I still can't bring myself to talk about it in specifics. I form half-sentences, thoughts that bubble to the surface and then are pushed back down. Children. Violence. Tragedy.
It's not like I haven't heard about a school shooting before, or read the dark tale of someone who, for reasons unknown, lashes out against the most defenseless and innocent among us. I've taken these stories in stride, been able to look past that moment of violence and focus, instead, on the strength of the people left behind - the way we pick up the pieces, help one another get through the day, offer our thoughts and prayers and support. I'm an optimist. I believe that most people are good, that deep down we all want the same things. To be happy, to avoid suffering, to love.
On Friday, my optimism failed me. When I heard the news out of Connecticut I felt like I'd been punched in the gut. I wondered if I was wrong - if most people were not, in fact, good. If we were all a madman's trigger finger away from having our lives cut short. If it was stupid to feel safe, if love was too risky.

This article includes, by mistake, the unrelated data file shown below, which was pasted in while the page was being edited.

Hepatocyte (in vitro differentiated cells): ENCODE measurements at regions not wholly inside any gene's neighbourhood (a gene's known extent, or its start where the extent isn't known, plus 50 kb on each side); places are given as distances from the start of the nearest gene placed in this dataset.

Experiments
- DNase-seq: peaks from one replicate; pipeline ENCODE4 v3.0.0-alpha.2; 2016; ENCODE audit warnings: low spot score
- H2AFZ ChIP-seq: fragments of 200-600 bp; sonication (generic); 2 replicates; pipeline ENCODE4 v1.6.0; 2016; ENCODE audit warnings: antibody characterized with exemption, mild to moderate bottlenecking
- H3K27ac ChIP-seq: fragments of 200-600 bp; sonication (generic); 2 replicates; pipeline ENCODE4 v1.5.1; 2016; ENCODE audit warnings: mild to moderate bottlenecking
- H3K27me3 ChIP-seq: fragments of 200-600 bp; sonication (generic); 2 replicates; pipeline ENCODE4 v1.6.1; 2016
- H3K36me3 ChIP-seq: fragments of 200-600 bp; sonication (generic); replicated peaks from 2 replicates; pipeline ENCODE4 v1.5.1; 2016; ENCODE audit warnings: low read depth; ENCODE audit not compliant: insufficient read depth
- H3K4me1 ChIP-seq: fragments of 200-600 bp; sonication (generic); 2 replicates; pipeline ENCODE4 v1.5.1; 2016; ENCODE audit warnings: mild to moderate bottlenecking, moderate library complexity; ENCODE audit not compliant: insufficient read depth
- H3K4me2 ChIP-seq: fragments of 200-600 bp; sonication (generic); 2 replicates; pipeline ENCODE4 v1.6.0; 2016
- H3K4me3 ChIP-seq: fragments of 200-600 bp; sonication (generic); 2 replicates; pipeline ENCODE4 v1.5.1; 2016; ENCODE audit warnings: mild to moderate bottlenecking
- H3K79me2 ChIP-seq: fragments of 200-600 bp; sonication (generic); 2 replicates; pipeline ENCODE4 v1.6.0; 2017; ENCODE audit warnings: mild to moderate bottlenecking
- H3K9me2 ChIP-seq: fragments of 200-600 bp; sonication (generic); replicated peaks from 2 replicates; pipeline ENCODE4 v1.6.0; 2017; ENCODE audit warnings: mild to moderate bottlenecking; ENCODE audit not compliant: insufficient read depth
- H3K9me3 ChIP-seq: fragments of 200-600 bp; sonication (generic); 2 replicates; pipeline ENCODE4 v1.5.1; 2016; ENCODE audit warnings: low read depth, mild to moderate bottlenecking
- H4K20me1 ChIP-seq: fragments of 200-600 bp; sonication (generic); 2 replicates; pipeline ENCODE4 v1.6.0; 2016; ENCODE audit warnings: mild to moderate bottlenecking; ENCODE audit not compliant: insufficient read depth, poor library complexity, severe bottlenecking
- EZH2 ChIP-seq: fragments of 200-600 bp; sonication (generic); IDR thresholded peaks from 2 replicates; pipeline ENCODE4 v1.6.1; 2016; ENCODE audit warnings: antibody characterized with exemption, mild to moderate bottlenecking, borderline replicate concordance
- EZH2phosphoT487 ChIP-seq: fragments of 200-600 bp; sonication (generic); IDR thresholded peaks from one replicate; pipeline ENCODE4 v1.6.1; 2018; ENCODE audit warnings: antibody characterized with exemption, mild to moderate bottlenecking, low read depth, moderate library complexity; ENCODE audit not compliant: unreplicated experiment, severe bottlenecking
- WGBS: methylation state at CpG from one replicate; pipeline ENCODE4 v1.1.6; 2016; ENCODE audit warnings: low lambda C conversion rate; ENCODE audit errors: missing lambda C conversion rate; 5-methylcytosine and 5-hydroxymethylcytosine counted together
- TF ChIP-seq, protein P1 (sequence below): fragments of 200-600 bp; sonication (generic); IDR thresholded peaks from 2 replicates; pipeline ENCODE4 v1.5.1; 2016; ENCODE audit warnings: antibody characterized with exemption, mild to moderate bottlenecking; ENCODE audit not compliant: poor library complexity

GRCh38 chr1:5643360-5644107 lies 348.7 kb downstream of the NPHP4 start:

A few days later, some of my optimism has returned. I'm hopeful for the human race, though that hope is guarded. I don't know what the answer is - why these things keep happening, what we can do to stop them. The answer isn't as simple as better mental health care, or less guns. It's far more nuanced, and will require a cultural shift - a shift I'm not sure we're ready to make. Most days I feel like a better future is right around the corner. Some days - like Friday - I feel like we've never been further from it.
But I hope, and I'm optimistic. Not because hope and optimism make sense, but because the alternative is too dark to face.